“Marvelous African Elephants: Their Home in Land and Water”

It’s been more than a month since I returned from Africa, and I’ve been feeling overwhelmed ever since. I’ve got a lot of events to cover in the Bay Area and work to handle every day. Nonetheless, Africa is still fresh on my mind, and I still have plenty of photos to go through. After not traveling or having much to photograph for a year and a half, I’m ecstatic to share all these new photos with you. Today, I want to showcase some of my favorite elephant photos and stories, including the breathtaking moment when I witnessed elephants crossing Botswana’s Chobe River. So, after writing this blog for a while, let’s get down to business!

When you witness elephants in their natural habitat for the first time, one of the things that stands out is how adult females safeguard their young. The little ones are usually found in the center of the herd, which can be a challenge for photographers hoping to capture them in clear sight.

Fortunately, there are still numerous opportunities to capture photos of the little ones as they graze and wander from one location to another. I find it endearing how this small youngster’s trunk is touching its mother’s hind foot. During the excursion, everyone utilized a lengthy zoom lens to snap their shots, while I opted for the Canon R5 cameras along with the Canon 100-500mm lens to capture these images.

While relaxing on the deck of my elevated tent in Botswana, I caught sight of a young elephant frolicking in the water. Excited to capture the moment, I quickly grabbed my camera and snapped some photos of this adorable creature happily taking a bath. The two images shown above and below were taken simultaneously, along the marsh in my immediate surroundings. It was an incredible experience watching at least 10 elephants from my vantage point.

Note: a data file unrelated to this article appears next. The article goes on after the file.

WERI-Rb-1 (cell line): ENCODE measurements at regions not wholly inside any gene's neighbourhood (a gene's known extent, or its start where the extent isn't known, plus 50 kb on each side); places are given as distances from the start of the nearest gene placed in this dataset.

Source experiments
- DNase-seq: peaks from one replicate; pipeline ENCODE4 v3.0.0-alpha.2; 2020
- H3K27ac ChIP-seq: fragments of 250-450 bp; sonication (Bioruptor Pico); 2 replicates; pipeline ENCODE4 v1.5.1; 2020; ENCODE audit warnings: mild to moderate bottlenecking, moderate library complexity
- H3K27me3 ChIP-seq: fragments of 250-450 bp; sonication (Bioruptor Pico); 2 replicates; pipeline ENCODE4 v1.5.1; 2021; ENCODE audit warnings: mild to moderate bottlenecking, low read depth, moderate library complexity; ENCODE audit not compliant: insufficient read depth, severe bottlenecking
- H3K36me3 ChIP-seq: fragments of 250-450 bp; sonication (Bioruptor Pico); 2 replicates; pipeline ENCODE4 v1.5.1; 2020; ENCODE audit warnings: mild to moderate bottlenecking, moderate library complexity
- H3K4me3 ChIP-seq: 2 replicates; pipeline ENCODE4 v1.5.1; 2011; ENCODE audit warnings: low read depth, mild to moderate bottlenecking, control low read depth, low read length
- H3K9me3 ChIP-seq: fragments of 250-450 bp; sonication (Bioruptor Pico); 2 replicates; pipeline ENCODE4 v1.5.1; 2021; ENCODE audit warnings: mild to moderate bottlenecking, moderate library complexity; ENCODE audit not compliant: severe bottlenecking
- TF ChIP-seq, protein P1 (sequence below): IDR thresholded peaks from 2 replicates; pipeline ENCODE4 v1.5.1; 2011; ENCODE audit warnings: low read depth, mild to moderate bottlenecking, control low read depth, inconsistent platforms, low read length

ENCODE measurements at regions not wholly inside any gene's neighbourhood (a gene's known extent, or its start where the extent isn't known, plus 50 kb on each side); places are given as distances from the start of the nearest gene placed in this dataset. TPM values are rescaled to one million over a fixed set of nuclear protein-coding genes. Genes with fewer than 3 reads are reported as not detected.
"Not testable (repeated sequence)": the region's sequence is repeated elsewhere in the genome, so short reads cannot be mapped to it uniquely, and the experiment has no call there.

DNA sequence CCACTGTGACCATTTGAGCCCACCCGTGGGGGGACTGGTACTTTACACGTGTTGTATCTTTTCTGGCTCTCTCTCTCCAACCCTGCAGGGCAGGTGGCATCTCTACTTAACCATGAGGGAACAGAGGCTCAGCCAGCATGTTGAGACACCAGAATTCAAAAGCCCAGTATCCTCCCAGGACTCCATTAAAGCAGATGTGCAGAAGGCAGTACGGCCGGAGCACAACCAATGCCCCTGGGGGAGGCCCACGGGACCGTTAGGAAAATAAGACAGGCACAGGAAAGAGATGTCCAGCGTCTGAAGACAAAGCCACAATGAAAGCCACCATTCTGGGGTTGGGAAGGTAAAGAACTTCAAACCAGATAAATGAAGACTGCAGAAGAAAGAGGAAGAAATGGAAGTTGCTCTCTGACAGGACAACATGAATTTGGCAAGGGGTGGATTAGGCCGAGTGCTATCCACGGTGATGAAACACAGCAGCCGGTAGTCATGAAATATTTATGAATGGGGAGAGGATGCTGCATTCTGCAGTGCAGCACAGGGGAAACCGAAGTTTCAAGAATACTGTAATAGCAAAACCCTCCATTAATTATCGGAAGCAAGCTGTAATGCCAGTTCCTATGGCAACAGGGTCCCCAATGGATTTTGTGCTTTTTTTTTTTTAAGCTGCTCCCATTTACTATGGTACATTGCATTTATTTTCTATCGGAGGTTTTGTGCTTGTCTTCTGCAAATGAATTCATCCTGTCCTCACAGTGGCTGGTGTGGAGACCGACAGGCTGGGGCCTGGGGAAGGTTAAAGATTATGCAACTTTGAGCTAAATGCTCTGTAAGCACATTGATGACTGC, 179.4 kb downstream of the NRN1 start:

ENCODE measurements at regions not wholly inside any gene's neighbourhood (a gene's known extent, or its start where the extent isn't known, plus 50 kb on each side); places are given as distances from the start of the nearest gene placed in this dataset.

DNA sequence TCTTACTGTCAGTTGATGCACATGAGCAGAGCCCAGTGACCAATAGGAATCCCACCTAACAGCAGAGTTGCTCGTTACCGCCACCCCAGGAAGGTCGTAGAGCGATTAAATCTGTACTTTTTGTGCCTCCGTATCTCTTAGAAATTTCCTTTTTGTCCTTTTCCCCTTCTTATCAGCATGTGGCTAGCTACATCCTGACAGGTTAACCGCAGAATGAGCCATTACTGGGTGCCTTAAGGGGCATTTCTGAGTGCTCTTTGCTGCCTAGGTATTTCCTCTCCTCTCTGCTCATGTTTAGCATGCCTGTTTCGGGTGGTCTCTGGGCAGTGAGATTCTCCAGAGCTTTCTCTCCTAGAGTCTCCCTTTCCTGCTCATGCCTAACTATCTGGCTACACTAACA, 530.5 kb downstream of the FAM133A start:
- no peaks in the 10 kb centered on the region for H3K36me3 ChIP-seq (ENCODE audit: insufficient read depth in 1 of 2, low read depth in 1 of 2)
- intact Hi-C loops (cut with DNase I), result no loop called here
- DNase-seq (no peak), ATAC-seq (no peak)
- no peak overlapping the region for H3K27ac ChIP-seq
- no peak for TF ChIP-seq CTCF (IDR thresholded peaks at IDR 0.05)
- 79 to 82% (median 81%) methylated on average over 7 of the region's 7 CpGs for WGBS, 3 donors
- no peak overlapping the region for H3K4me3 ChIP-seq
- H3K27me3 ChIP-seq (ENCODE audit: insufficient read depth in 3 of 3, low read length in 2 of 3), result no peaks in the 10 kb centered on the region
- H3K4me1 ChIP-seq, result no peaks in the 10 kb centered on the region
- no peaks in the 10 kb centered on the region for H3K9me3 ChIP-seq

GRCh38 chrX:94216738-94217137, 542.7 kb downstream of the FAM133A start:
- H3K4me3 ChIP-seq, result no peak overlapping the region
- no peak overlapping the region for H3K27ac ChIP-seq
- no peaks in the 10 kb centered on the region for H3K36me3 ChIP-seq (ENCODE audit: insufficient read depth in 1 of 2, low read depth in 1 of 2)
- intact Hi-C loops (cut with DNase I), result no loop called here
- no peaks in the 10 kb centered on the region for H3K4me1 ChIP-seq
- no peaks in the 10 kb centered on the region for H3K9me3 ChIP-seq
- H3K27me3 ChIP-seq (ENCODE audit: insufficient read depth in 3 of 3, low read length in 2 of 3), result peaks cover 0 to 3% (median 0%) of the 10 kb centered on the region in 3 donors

This photograph showcases a young elephant playing while its mother grazes nearby. Photographing elephants in their natural habitat has always been a passion of mine due to their fascinating behaviors. It’s not uncommon to witness them throwing dirt and water on themselves to regulate their body temperature, which provides excellent photo opportunities. To capture the moment, I made sure to set my camera’s shutter speed to at least 1/1000th of a second in order to freeze the dirt in the air.

One of the most memorable experiences from my recent safari trip was witnessing a magnificent sight of a bunch of elephants migrating from one area to another. It was fascinating to watch these massive creatures submerge themselves into the Chobe River while making their way across. Amongst all the photographs I captured, my personal favorite was of a unique elephant with two trunks towering over the rest of the group.

As we witnessed, a mother elephant discovered a shallow crossing for her little ones. I adore the image captured of one of the youngsters climbing on the back of another. I took this photograph by highlighting the two baby elephants as they traversed the Chobe River. Their cuteness is simply irresistible!

We took advantage of the opportunity to bring the boat near the shore to capture some great photos of the elephants on land. Later in the afternoon, we went on a land safari where we encountered a teenage male elephant that challenged us. You can watch the video above to see how it went. It was an amazing experience, although one of our guests got scared at the time. However, by the end of the trip, she admitted that it was the best part of her journey!

Capturing photos of majestic elephants while being in the water and having them above us on land provided a unique perspective. To make our photos stand out, I taught the technique of high-key shooting, which involves overexposing the photo to correctly expose the animal while blowing out the background. This technique was perfect for converting our images into black and white.

Many people ask me about my love for photography in Botswana. I always answer that one of the reasons is the opportunity to capture amazing shots from a boat on the river. Being at the same level as the subjects and being able to capture them in their natural environment is a joy. During our last evening on the Chobe River, I expressed to our guide that I wanted to find an elephant on the shoreline to take a photo with the sunset in the background. I challenged everyone to get a shot with the sun by the tusks or under the trunk. Everyone managed to capture a beautiful image using this scene. It was the perfect way to end the day!

I hope you liked the pictures. If you haven’t been to Africa yet, I highly recommend it – it’s a life-changing experience. We’ll be heading back there next year and you can find information about our upcoming trips here.

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